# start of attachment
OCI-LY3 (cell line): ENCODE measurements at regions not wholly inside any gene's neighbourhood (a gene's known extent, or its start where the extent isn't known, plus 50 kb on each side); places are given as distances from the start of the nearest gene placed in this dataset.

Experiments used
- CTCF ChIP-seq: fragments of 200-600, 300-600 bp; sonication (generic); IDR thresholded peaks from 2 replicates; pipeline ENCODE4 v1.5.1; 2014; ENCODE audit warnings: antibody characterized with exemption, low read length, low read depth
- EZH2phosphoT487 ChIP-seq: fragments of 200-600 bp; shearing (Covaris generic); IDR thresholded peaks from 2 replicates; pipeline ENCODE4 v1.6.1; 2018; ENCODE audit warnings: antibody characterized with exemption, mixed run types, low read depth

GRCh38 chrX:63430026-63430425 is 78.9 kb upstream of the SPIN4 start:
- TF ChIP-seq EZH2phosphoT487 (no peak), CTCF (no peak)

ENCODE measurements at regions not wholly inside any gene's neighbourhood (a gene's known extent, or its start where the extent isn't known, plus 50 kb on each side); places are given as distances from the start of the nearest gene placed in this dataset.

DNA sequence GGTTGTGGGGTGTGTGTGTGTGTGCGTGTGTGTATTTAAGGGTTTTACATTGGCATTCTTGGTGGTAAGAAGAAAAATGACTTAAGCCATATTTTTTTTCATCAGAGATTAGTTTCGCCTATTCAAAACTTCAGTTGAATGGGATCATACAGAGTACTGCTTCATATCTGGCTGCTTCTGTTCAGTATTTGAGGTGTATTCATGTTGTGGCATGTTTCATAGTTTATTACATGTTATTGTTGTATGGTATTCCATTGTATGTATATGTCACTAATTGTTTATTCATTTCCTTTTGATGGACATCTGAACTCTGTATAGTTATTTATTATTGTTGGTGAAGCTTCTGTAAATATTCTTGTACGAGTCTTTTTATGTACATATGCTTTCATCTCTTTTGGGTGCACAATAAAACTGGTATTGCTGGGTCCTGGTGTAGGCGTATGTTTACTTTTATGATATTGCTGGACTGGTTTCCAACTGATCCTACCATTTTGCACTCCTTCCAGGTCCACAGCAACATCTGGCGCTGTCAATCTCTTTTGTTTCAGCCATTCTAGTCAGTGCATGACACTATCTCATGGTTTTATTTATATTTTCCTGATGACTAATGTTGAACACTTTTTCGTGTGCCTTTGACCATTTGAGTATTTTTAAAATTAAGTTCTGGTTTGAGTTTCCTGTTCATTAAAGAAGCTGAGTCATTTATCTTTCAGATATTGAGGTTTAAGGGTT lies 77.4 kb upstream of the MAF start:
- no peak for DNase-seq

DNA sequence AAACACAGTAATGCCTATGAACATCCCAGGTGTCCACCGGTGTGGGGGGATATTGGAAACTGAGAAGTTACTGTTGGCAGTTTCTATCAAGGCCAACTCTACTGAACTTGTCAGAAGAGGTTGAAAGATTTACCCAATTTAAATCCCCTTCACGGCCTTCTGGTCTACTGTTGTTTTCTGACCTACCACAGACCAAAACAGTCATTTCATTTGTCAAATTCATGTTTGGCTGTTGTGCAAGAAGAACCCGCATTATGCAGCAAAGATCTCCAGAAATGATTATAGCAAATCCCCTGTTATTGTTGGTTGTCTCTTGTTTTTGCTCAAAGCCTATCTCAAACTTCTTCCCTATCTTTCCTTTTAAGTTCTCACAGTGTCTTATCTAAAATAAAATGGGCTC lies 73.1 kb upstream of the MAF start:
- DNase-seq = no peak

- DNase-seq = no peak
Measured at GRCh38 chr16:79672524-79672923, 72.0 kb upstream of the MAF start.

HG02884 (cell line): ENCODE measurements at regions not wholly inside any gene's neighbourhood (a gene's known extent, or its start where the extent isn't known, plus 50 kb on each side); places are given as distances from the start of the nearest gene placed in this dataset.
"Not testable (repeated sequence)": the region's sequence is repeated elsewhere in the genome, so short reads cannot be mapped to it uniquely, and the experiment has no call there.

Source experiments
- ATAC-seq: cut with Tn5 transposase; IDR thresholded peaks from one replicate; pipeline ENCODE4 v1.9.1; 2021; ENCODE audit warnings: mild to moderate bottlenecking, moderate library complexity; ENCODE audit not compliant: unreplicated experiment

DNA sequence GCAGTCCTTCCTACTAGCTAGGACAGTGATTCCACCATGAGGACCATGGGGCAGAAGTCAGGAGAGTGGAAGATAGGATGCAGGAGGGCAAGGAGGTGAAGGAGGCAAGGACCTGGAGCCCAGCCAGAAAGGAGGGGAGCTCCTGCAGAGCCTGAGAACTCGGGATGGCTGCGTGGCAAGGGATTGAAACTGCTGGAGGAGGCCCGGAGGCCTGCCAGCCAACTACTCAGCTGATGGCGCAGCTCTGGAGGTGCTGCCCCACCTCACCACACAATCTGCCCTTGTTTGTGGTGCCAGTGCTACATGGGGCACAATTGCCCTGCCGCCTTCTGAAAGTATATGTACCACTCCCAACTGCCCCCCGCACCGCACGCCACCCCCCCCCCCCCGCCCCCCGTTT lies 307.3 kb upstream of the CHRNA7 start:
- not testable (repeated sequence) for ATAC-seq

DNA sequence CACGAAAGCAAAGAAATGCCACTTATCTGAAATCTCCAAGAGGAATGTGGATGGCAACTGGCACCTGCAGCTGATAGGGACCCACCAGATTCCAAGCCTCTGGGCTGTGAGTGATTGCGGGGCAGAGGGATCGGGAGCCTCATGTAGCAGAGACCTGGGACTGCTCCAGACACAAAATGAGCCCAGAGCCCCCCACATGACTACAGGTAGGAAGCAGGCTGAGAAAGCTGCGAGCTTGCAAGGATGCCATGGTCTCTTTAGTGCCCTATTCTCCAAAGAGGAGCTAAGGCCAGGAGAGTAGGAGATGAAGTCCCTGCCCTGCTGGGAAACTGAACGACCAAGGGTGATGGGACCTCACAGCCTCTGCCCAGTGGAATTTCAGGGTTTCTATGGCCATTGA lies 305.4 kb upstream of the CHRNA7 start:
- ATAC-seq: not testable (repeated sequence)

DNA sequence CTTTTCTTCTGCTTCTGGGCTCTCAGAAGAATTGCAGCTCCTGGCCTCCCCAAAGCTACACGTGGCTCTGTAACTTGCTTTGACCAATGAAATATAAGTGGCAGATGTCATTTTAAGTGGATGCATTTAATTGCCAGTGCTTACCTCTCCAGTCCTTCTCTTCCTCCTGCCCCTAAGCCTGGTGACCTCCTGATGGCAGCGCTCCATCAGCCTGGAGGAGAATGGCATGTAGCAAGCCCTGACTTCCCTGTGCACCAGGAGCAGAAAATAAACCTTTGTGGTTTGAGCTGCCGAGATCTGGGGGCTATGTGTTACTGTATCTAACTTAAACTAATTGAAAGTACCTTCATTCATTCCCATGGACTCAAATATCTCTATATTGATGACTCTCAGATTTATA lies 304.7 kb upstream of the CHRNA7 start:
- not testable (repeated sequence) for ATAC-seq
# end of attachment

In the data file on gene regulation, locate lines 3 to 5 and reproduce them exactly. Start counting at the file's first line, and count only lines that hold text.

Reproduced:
- CTCF ChIP-seq: fragments of 200-600, 300-600 bp; sonication (generic); IDR thresholded peaks from 2 replicates; pipeline ENCODE4 v1.5.1; 2014; ENCODE audit warnings: antibody characterized with exemption, low read length, low read depth
- EZH2phosphoT487 ChIP-seq: fragments of 200-600 bp; shearing (Covaris generic); IDR thresholded peaks from 2 replicates; pipeline ENCODE4 v1.6.1; 2018; ENCODE audit warnings: antibody characterized with exemption, mixed run types, low read depth

GRCh38 chrX:63430026-63430425 is 78.9 kb upstream of the SPIN4 start: